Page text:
3) Buddhism offers a kind of active (well, alert) form of inaction -its versions of meditation- that (we trust) removes the need for both dissipating inactivity (note for starters that Milarepa is said to have lost the need for sleep) and self-centred activity, with an unimpeded flow of mind-activity eventually taking the place of one's mind-body complex(?!). To begin with, though, meditation gives us a kind of 'power sleep', so that whatever our worries about sangha, we are likely to be better able to handle these better than worries about other organisations when we do 'take the plunge', and then continue (especially if properly guided) to worry less about issues in general. {For some perspective, let's remember that the 3% or so of the population diagnosable with Antisocial Personality Disorder are said to be incapable of experiencing any form of anxiety, besides any emotional appreciation of people or things outside of oneself.}

Besides this is ofcourse the millions of people with autism and other mind-brain conditions who simply haven't given two hoots about their 'issues' and have therefore got on and succeeded in their endeavours.

EDIT: I realise I'm not very good at giving advice, since I really do give advice rather than just acknowledging the other person's issue, as the 'correct' formula has it. However, I only do this because I realise that even for an autistic person I have some odd angles on life which others may not have thought up despite their being to their potential benefit.

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PostPosted: Sat Jul 07, 2012 12:15 am 
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As an 'aside', I wonder if the kind of issues faced by recent post-ers on this thread indicate a physical problem with the rlungs (inner winds) - I'm by no means being 'new-agey', just noticing how easily mental processes get 'blown' off course for many people, and noticing, perhaps, a sensation of wind or rapid inner 'slipping' when I'm not feeling so good. I can't imagine the more-profound, 'spiritual' explanations for mental conditions, such as 'theory of mind' (viz. autism) holding water for many of us, so won't mind being called 'literal-minded' or whatever.

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PostPosted: Sat Jul 07, 2012 1:05 am 
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Simon wrote:
I found a much gentler Sangha but this has now ceased to be.


I was under the impression that 'gentle'-ness was the rule in Buddhism, not the exception, though this may not apply for vajrayana students (who should in any case have no need for such things) - I actually prefer the 'cutting' style of a Chogyam Trungpa to the apparent flakiness of a Sogyal Rinpoche, but I'm in the fortunate position to be unable to meet my heroes :P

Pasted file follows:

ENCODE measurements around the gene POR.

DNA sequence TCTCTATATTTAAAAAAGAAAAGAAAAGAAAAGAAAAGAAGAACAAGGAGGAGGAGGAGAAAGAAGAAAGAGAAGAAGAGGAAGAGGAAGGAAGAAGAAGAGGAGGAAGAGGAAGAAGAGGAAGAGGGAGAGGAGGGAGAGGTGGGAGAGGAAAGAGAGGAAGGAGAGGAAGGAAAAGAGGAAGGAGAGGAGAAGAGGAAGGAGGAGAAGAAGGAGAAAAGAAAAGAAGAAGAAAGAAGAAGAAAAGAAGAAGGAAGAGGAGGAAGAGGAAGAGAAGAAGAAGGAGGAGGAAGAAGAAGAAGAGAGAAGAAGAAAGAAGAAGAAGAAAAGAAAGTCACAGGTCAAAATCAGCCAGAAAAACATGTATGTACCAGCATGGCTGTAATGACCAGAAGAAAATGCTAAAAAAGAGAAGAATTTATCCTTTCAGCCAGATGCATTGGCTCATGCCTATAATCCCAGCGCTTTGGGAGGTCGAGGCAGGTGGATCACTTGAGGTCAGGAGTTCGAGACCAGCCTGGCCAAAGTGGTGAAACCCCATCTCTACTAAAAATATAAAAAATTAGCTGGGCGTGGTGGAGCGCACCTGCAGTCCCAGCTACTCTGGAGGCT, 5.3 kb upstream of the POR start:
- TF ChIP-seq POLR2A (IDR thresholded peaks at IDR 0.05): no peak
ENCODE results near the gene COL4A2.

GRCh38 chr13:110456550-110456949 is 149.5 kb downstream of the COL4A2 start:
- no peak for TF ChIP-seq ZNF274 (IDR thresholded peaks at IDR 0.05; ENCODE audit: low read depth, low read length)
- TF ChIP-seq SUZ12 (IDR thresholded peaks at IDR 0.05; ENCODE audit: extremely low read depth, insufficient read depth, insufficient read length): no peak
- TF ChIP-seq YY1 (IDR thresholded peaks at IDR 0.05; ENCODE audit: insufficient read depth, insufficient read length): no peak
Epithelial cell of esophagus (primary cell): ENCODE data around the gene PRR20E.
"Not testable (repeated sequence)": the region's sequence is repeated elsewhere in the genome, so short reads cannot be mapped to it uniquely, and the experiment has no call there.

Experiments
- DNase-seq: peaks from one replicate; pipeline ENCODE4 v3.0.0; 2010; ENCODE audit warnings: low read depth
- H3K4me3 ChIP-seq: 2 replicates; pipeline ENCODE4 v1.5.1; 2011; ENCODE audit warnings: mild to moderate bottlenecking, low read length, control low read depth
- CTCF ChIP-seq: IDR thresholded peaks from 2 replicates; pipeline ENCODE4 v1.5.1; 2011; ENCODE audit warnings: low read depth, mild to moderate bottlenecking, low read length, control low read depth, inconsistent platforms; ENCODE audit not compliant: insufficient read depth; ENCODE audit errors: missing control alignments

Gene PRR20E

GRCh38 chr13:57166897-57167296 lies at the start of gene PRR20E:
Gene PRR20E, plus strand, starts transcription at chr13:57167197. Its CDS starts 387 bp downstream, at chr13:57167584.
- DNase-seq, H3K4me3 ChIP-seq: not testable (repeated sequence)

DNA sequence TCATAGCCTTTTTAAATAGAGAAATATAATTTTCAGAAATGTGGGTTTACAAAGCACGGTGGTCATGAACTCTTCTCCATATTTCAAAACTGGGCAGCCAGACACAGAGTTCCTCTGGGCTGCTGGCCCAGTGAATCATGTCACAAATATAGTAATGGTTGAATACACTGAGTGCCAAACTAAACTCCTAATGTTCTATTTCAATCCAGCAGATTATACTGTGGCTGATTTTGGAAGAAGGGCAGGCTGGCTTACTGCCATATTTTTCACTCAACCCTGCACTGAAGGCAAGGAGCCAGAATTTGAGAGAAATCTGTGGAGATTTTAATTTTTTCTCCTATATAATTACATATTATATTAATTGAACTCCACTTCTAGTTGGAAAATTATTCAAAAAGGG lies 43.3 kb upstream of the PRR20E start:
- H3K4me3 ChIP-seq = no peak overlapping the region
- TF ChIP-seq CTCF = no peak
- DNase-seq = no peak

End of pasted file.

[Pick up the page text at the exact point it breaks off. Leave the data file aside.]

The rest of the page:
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PostPosted: Sat Jul 07, 2012 10:59 am 
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undefineable wrote:
As an 'aside', I wonder if the kind of issues faced by recent post-ers on this thread indicate a physical problem with the rlungs (inner winds) - I'm by no means being 'new-agey', just noticing how easily mental processes get 'blown' off course for many people, and noticing, perhaps, a sensation of wind or rapid inner 'slipping' when I'm not feeling so good. I can't imagine the more-profound, 'spiritual' explanations for mental conditions, such as 'theory of mind' (viz. autism) holding water for many of us, so won't mind being called 'literal-minded' or whatever.


Are you reading my mind? I have believed - for decades - that the rlungs are disturbed. I used to spend hours as a teenager (40 years ago) practicing Yoga and pranayama without proper instruction. When I was young there were so few texts/teachers around that I just "went for it." The result was a rather long spell on a Psych Ward.In the decades since this episode I have read books on Tibetan medicine, but do not have sufficient merit to have met a Practitioner.

I was very upset when the gentle Sangha disbanded. There seemed to have been some internal schism which led to an inner and outer circle forming. I had lived elsewhere for a year or so. When I came back, what had been a thriving compassionate Sangha had effectively disintegrated or dissolved.

I am now left with a different, but Scary, Sangha (different location and leadership) or nothing. Due to mental fragility I have reluctantly chosen nothing at this time.

Am I wrong?
:group: